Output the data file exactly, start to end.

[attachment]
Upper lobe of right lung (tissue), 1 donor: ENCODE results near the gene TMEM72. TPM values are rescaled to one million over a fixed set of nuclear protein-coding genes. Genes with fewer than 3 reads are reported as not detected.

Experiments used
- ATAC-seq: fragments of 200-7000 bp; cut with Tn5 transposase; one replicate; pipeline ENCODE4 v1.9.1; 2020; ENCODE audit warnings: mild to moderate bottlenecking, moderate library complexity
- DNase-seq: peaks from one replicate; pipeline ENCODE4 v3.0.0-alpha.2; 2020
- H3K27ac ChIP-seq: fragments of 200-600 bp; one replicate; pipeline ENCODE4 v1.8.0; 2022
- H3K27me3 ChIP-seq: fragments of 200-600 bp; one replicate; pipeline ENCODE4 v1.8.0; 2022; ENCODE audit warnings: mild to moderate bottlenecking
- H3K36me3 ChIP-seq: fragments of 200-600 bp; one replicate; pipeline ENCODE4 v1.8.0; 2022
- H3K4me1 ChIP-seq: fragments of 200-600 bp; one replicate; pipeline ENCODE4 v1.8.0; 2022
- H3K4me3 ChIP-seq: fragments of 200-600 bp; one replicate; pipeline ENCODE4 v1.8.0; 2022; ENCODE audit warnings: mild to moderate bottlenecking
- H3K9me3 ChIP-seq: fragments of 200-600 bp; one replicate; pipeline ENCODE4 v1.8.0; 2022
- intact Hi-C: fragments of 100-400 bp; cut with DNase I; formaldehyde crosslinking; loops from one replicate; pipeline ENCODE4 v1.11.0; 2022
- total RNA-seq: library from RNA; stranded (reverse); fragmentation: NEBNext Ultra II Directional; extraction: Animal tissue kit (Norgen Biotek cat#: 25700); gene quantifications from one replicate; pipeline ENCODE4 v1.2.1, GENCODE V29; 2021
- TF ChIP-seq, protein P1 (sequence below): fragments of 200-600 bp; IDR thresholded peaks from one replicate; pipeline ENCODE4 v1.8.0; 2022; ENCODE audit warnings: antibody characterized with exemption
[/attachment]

Upper lobe of right lung (tissue), 1 donor: ENCODE results near the gene TMEM72. TPM values are rescaled to one million over a fixed set of nuclear protein-coding genes. Genes with fewer than 3 reads are reported as not detected.

Experiments used
- ATAC-seq: fragments of 200-7000 bp; cut with Tn5 transposase; one replicate; pipeline ENCODE4 v1.9.1; 2020; ENCODE audit warnings: mild to moderate bottlenecking, moderate library complexity
- DNase-seq: peaks from one replicate; pipeline ENCODE4 v3.0.0-alpha.2; 2020
- H3K27ac ChIP-seq: fragments of 200-600 bp; one replicate; pipeline ENCODE4 v1.8.0; 2022
- H3K27me3 ChIP-seq: fragments of 200-600 bp; one replicate; pipeline ENCODE4 v1.8.0; 2022; ENCODE audit warnings: mild to moderate bottlenecking
- H3K36me3 ChIP-seq: fragments of 200-600 bp; one replicate; pipeline ENCODE4 v1.8.0; 2022
- H3K4me1 ChIP-seq: fragments of 200-600 bp; one replicate; pipeline ENCODE4 v1.8.0; 2022
- H3K4me3 ChIP-seq: fragments of 200-600 bp; one replicate; pipeline ENCODE4 v1.8.0; 2022; ENCODE audit warnings: mild to moderate bottlenecking
- H3K9me3 ChIP-seq: fragments of 200-600 bp; one replicate; pipeline ENCODE4 v1.8.0; 2022
- intact Hi-C: fragments of 100-400 bp; cut with DNase I; formaldehyde crosslinking; loops from one replicate; pipeline ENCODE4 v1.11.0; 2022
- total RNA-seq: library from RNA; stranded (reverse); fragmentation: NEBNext Ultra II Directional; extraction: Animal tissue kit (Norgen Biotek cat#: 25700); gene quantifications from one replicate; pipeline ENCODE4 v1.2.1, GENCODE V29; 2021
- TF ChIP-seq, protein P1 (sequence below): fragments of 200-600 bp; IDR thresholded peaks from one replicate; pipeline ENCODE4 v1.8.0; 2022; ENCODE audit warnings: antibody characterized with exemption